My Sassy Girl 2 (2010) Movie Review

Given that the original Korean romantic comedy “My Sassy Girl” was such a phenomenal and influential hit back in 2001, the idea of a sequel probably shouldn’t come as too much of a surprise. However, “My Sassy Girl 2” has come a little from leftfield, arriving nearly a decade later and shifting the action from Korea to China, with a Hong Kong director in Joe Ma (“The Lion Roars”) and an all new cast headed by Lynn Xiong (“Ip Man”), Singaporean idol Leon Jay Williams (recently in the Stephen Chow produced “Jump”), Mainland TV show host He Jiong, gorgeous Taiwanese actress Abby Fung, and popular Hong Kong TVB actor Bosco Wong (“I Love Hong Kong”). Although the film has no real links to its predecessor, it does see the return of writers Choi Seok Min and Kim Ho Sik, who ensure that it sticks to similar themes and delivers the same brand of aggressive, comic courting.

The film kicks off with poor sap Jianyu (Leon Jay Williams) making a suitably useless suicide attempt after being dumped by his girlfriend on the same day he planned to propose. He is saved from himself by a beautiful young woman called Shangzhen (Lynn Xiong), who ropes him into a scheme to try and ruin the relationship and wedding of her philandering ex-boyfriend Yang Guo (Bosco Wong). Jianyu agrees, and even moves in with her under the pretext of being her maid, though soon finds out that she has a sadistic, violent streak a mile wide. Also helping with the scheme is Shangzhen’s sister Yongzhen (Abby Fung), who does at least channel her aggression through working as a taekwondo teacher. Having been hurt in love before, she nevertheless finds herself falling for the rather effeminate lingerie designer Zhikai (He Jiong), who has been coming to her classes to try and make himself more of a man.

Despite the presence of script writers Choi Seok Min and Kim Ho Sik, it doesn’t take long to get the impression that “My Sassy Girl 2” has much more in common with Hong Kong styled wacky romantic comedies than it does with the original. On the plus side, this means that there is far less of a focus on angsty melodrama than in most Korean genre outings, with the film aiming mainly for laughs and never quite falling prey to the usual final act dive into tears and staring into the rain. The film does successfully adapt the still incredibly popular “Sassy Girl” formula for the Chinese market and culture, giving it a different to many other recent local efforts. Similarly, the film wins a few extra points of interest due to its pan-Asian air, with some good use of its various international locations.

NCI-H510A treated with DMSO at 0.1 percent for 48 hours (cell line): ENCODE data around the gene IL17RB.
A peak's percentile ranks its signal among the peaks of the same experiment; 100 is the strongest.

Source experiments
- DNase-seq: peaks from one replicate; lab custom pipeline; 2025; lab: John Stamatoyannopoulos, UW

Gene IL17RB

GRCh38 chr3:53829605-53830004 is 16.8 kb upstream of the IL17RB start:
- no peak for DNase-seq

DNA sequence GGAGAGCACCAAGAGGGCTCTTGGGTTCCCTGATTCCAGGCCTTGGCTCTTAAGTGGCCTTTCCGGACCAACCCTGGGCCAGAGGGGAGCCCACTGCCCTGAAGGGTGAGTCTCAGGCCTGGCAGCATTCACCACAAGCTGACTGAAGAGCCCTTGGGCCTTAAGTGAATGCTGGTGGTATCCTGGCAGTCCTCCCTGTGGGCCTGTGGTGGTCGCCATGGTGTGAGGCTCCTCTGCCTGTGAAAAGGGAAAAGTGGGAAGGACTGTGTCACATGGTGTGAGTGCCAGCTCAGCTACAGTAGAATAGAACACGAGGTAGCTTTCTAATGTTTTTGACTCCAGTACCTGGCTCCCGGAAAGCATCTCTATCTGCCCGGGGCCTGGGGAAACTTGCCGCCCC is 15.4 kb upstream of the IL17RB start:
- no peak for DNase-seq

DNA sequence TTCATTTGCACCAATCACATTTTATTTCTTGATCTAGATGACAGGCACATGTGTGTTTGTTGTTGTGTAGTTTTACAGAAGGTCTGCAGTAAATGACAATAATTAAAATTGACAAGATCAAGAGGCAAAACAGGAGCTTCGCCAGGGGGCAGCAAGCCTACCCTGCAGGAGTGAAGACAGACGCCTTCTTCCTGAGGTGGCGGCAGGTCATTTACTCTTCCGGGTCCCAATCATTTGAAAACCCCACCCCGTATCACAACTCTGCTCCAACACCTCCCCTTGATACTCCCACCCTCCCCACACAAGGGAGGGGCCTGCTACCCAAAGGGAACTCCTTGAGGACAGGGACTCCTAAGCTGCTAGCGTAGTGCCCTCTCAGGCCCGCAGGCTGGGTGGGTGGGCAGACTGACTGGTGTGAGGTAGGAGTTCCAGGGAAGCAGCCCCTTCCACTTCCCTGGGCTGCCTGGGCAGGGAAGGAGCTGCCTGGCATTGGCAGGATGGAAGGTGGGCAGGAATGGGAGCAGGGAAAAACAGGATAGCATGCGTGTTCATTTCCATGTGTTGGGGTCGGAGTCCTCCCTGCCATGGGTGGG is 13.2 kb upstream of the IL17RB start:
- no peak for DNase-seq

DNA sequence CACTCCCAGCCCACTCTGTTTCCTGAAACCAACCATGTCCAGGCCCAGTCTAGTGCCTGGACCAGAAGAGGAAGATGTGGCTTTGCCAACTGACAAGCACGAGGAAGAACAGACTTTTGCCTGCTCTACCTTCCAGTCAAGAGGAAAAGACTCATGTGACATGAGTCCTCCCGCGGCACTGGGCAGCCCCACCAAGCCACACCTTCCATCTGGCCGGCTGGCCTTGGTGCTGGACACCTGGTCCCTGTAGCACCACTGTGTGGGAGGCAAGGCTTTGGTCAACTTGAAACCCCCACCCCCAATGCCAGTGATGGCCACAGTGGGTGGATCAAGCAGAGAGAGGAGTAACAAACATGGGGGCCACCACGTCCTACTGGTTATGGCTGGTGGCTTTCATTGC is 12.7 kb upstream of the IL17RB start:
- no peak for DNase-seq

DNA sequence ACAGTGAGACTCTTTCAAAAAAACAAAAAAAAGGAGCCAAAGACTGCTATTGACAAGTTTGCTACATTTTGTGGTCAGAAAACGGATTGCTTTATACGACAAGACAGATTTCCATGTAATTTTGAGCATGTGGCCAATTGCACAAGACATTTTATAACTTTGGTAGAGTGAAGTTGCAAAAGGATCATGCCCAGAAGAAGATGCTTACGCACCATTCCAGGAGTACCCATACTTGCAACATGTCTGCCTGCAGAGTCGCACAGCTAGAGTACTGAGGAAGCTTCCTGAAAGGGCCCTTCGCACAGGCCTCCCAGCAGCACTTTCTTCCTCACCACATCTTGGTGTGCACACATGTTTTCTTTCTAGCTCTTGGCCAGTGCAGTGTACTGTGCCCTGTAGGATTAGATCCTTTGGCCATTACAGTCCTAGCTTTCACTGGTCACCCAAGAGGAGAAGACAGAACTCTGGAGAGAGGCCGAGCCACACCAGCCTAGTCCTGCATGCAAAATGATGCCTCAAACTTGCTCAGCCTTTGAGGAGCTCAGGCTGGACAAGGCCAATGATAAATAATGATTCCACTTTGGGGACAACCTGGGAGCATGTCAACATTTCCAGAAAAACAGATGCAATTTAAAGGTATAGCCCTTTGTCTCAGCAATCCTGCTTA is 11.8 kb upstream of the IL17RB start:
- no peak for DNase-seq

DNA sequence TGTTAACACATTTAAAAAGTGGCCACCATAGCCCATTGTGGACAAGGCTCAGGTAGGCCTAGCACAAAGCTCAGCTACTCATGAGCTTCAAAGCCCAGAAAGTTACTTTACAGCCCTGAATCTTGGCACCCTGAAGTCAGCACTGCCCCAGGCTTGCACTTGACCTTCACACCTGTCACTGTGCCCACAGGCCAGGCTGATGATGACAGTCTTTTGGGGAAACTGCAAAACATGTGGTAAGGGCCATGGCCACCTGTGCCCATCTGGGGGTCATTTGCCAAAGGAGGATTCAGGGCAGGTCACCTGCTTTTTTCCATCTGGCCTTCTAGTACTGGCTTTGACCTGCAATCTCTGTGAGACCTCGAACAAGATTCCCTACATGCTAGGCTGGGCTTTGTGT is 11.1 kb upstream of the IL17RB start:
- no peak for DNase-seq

Strangely, neither the script nor Joe Ma as director seem particularly bothered with the romance and relationships, which to a large extent play second fiddle to the daft set pieces and oddball characters. Indeed, the film is markedly preoccupied with seeing the two female stars beating up and tormenting their ludicrously weak willed male counterparts, spending almost the entire running time being genuinely horrible to them. Certainly, Shangzhen and Yongzhen are the protagonists here, with Jianyu and Zhikai being little more than thinly sketched nice guy punching bags. Though this means that anyone looking for heartfelt passion or even a hint of believability may feel a little short changed, the film is actually very funny, and has plenty of amusingly mean slapstick and senseless, though nicely constructed set pieces.

It also helps that the four stars really give their all, with Abby Fung emerging as the most likeable and charismatic, if only due to her playing the slightly less angry and psychotic of the siblings. Both she and Lynn Xiong do successfully manage to add a vague sense of depth and layer of hidden pain to their feisty heroines, and though this doesn’t exactly justify their behaviour it does make them sympathetic. The best that can be said about Leon Jay Williams and He Jiong is that they clearly left their dignity at the door, and do a good job of being the butt of almost all the film’s jokes, with game performances that at least make their unfortunate buffoons amiable figures of fun, which certainly seems to be the intention of the script.

An agreeable cast is obviously a must-have for a film like this, and the female stars really do help lift “My Sassy Girl 2” up a few notches. Although the necessity of its existence may be debatable, it’s a better film than expected, and offers up an hour and a half of surprisingly effective comedy, a few touches of romance, and lots of scenes of aggressive women kicking the hell out of considerably less masculine men.

Joe Ma (director) / Choi Seok Min, Kim Ho Sik (screenplay)
CAST: Leon Jay Williams … Jianyu
Lynn Xiong … Shangzhen
Abby Fung … Yongzhen
He Jiong … Zhikai


Buy My Sassy Girl 2 on DVD



About James Mudge

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James is a Scottish writer based in London. He is one of BeyondHollywood.com’s oldest tenured movie reviewer, specializing in all forms of cinema from the Asian continent, as well as the angst-strewn world of independent cinema and the plasma-filled caverns of the horror genre. James can be reached at jamesmudge (at) btinternet.com, preferably with offers of free drinks.

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